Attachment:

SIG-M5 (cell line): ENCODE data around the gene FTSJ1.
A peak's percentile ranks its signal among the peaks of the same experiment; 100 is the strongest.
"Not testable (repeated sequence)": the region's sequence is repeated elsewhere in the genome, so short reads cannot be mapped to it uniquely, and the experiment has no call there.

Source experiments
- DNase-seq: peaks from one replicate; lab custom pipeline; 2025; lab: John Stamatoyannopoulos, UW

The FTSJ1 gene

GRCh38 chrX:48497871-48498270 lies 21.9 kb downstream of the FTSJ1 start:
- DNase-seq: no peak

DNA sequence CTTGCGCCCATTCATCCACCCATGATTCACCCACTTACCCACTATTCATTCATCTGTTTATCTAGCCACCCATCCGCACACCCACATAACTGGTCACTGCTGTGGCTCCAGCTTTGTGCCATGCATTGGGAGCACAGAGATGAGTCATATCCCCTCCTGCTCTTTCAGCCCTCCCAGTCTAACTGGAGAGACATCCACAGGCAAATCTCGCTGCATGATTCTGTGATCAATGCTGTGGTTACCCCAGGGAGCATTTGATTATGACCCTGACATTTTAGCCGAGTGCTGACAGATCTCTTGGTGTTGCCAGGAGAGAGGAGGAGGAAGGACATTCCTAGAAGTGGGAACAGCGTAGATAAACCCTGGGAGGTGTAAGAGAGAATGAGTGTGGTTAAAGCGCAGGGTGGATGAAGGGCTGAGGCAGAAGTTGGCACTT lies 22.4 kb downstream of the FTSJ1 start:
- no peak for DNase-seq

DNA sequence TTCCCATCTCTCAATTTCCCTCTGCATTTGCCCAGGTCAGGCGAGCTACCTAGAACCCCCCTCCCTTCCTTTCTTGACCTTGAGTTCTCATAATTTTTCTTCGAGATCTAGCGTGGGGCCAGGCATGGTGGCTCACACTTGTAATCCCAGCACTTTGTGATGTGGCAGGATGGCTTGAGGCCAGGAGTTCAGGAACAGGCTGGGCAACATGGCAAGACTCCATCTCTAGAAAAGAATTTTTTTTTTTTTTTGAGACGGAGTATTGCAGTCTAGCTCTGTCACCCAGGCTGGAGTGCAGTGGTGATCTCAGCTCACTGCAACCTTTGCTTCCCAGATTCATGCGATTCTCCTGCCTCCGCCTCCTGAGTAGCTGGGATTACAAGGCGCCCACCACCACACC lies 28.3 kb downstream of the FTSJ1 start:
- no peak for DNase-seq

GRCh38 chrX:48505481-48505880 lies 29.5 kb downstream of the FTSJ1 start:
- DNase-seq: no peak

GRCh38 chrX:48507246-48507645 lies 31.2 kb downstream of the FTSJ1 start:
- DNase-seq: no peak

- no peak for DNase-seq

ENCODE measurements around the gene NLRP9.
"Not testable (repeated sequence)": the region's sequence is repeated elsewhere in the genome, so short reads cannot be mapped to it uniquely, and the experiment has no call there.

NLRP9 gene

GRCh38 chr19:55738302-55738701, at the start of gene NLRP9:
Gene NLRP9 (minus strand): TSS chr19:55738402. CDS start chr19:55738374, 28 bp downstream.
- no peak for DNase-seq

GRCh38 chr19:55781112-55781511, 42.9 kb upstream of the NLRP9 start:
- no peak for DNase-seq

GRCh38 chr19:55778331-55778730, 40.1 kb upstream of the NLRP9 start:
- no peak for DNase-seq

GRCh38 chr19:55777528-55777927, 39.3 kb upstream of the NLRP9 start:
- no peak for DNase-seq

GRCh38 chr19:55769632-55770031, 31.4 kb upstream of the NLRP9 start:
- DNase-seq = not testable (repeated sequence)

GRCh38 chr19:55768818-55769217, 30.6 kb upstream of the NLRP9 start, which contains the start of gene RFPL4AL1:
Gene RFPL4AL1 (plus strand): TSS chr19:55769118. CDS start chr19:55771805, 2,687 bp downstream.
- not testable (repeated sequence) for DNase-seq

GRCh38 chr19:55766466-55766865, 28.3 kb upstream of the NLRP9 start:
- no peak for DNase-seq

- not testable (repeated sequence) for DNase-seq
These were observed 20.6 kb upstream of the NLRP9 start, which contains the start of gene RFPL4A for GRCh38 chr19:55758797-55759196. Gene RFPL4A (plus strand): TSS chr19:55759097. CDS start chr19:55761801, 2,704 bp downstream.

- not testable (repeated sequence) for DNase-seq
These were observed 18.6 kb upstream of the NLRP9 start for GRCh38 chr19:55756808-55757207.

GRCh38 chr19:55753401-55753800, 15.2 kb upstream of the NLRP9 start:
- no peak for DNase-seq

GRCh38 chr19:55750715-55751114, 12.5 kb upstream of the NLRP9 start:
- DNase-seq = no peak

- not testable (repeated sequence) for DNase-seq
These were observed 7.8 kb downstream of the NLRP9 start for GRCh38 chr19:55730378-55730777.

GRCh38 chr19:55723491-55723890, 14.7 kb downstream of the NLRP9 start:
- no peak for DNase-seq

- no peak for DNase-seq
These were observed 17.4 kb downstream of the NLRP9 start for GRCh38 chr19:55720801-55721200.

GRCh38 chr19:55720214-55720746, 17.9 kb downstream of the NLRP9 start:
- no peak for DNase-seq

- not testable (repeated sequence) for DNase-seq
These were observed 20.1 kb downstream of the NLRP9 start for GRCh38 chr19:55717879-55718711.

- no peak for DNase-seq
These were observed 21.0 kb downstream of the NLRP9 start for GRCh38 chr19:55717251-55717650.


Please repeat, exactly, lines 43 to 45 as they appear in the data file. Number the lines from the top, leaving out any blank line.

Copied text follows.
GRCh38 chr19:55750715-55751114, 12.5 kb upstream of the NLRP9 start:
- DNase-seq = no peak

- not testable (repeated sequence) for DNase-seq